You’re going in front of an audience. Congratulations!
The first information the audience will hear about you happens before you even step onto the stage. It’s the introduction and it’s the first impression your listeners will have.
Here some tips for writing a great introduction.
Tip 1. Know What Your Introduction Needs to Say
Write your introduction with a mix of biographical information, context for your selection if necessary, and any other essential information about your piece. Put yourself in your listeners’ shoes and write it in a way that makes them curious.
Tip 2. Write It In the Third Person
In most cases, write 3 to 5 sentences, write in the third person, include the title, then type and print it out and bring it to the event, or send it to the coordinator.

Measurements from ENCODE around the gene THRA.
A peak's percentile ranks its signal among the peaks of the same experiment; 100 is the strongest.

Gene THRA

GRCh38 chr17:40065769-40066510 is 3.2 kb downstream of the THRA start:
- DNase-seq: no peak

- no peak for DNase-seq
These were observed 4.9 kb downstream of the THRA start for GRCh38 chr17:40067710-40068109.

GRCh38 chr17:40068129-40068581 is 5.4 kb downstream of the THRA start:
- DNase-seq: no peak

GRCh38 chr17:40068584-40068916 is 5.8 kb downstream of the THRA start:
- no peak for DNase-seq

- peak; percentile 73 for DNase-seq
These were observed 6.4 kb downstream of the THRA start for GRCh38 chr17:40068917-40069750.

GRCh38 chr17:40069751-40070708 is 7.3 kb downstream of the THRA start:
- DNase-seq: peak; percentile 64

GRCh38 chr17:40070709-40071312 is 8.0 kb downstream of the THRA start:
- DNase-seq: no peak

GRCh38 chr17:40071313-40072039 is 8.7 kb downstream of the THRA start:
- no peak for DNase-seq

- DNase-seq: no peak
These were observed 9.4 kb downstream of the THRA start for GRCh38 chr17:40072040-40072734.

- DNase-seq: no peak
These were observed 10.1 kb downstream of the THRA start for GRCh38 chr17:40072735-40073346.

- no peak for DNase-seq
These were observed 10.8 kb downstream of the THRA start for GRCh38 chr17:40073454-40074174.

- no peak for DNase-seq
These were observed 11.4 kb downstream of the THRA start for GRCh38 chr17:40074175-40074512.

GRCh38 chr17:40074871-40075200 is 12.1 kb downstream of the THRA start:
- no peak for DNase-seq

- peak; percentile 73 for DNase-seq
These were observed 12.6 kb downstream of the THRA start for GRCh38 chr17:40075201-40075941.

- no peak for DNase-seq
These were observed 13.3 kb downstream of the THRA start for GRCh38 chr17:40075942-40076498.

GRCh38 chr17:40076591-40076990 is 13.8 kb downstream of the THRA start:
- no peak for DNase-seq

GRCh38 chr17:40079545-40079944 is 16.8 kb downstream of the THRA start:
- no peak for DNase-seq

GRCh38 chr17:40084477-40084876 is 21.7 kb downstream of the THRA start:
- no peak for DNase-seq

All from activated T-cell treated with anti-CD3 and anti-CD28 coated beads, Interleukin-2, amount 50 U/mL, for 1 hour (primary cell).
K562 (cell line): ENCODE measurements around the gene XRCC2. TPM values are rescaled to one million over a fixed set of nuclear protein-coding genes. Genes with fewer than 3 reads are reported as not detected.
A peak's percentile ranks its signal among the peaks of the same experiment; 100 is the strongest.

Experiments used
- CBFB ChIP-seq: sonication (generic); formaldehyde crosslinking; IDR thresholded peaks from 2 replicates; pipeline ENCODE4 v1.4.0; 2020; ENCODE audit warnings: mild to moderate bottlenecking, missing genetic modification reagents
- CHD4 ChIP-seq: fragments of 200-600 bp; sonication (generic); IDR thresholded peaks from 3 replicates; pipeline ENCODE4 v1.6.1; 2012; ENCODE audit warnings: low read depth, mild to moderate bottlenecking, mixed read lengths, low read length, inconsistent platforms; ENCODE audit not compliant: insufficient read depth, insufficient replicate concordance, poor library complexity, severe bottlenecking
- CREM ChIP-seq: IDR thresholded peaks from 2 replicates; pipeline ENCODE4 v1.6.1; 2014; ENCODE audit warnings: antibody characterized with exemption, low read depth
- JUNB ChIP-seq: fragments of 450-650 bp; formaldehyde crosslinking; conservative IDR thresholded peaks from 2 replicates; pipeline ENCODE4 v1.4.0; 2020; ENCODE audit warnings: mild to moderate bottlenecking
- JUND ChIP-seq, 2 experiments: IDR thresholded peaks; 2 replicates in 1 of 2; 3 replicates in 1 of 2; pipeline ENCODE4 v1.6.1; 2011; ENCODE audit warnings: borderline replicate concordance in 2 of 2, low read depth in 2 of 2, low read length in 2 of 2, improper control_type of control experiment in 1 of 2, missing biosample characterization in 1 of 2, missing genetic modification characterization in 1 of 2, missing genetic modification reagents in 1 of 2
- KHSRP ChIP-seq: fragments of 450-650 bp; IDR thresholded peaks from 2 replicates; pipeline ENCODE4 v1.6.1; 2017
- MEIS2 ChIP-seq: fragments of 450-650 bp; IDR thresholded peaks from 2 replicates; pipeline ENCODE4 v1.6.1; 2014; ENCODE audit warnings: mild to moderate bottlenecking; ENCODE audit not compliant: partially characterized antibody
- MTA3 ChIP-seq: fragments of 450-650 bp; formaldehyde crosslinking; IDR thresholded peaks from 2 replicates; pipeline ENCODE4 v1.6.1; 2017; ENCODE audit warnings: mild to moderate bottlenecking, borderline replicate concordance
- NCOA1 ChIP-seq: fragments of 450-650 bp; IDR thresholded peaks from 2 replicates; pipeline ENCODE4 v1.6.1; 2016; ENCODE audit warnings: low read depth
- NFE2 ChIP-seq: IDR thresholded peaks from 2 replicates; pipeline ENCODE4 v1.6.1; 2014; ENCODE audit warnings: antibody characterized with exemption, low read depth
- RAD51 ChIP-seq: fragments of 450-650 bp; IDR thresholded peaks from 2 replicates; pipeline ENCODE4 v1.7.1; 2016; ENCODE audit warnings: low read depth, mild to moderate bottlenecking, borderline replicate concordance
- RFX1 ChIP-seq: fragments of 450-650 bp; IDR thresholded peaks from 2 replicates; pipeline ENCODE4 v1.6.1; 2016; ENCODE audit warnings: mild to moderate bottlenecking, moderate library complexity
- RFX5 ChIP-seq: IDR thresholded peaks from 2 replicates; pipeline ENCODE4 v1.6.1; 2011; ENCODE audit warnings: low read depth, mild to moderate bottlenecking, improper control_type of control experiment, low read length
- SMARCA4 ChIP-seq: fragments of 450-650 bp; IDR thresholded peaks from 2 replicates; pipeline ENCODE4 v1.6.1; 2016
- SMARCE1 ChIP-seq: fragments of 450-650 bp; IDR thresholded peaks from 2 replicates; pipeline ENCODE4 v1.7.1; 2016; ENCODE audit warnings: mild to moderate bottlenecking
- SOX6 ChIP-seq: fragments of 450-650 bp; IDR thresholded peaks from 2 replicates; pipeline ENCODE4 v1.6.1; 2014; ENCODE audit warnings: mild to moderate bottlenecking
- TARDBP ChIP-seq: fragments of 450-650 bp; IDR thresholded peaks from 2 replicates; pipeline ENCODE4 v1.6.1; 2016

Tip 3. Practice It Out Loud
Read your introduction aloud as though you are introducing someone else. Correct it for flow so you can hand over a script that is ready for the host to read verbatim.
Tip 4. Use the Introduction to Set Up the Theme of Your Reading
Your audience’s first impression begins with the introduction. Give them the tip of the iceberg and hint at what is below the surface. For example, if your reading was an essay about why it’s important to value individuality, the opening of your introduction could be, “Does being unconventional mean you could never fit in? Our first/next author says no.”
Tip 5. Start the Introduction Strongly
An intriguing question as in tip 4 is one way to start your introduction. Two other ways are to 1) make a strong or provocative statement and 2) use a quote (with attribution) that fits the content of your reading.
The opening “In our culture, people who stand out from the crowd can become the target of attacks.” is much stronger than “Our next speaker is Joe Smith.”
Following these practices will mean a strong start to your reading. And your host and your audience will really appreciate it.